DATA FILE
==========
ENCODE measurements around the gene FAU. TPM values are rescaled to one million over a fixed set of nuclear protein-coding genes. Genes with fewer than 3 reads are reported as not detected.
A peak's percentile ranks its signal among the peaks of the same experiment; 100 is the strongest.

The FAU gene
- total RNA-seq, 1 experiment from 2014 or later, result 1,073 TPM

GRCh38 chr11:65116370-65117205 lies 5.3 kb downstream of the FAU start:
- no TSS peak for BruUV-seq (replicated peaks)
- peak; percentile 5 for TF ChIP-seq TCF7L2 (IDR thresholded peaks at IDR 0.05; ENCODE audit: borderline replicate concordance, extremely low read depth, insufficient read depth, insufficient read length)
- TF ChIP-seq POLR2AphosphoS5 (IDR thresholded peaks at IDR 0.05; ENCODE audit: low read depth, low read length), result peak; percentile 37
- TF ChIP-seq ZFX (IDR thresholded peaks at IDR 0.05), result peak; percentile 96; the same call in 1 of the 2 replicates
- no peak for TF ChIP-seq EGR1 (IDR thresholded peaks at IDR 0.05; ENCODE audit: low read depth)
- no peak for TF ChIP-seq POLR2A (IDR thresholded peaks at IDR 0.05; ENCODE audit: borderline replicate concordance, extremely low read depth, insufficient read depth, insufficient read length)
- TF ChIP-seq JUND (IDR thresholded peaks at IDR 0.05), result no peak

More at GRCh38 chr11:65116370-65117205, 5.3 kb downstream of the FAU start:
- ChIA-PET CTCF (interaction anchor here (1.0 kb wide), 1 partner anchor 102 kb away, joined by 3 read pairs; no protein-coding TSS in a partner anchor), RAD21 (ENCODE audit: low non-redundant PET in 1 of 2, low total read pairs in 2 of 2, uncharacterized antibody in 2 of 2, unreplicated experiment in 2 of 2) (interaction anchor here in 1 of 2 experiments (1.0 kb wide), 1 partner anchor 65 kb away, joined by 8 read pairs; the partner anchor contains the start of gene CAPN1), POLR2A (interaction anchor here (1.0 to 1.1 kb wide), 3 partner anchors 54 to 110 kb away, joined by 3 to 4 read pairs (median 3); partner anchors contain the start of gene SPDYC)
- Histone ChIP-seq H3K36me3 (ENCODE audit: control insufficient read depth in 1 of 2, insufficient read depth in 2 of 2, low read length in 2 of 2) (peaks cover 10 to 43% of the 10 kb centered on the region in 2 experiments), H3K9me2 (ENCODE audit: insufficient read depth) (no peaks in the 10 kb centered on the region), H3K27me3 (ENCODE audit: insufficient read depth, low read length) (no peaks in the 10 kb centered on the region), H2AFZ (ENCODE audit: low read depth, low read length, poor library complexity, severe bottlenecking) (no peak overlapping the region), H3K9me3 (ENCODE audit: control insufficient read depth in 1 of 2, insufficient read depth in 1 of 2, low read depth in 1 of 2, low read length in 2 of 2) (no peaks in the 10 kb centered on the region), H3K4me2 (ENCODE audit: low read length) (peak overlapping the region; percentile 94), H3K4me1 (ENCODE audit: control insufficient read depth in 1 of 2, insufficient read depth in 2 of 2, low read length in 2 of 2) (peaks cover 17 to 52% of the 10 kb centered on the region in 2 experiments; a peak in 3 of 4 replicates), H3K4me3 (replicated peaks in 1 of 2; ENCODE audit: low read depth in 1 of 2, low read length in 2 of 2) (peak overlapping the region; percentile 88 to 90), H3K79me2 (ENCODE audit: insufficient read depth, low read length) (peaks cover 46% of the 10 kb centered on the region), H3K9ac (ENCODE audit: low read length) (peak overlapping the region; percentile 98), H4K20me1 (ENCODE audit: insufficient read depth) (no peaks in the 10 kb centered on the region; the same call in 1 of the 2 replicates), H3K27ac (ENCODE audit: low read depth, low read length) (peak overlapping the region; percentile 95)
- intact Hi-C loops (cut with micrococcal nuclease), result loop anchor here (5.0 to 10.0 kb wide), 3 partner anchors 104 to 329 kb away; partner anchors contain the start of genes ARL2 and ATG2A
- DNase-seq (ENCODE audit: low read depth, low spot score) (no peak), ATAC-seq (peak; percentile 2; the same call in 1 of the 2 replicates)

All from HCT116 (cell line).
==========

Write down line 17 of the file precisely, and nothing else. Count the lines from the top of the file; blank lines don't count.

- DNase-seq (ENCODE audit: low read depth, low spot score) (no peak), ATAC-seq (peak; percentile 2; the same call in 1 of the 2 replicates)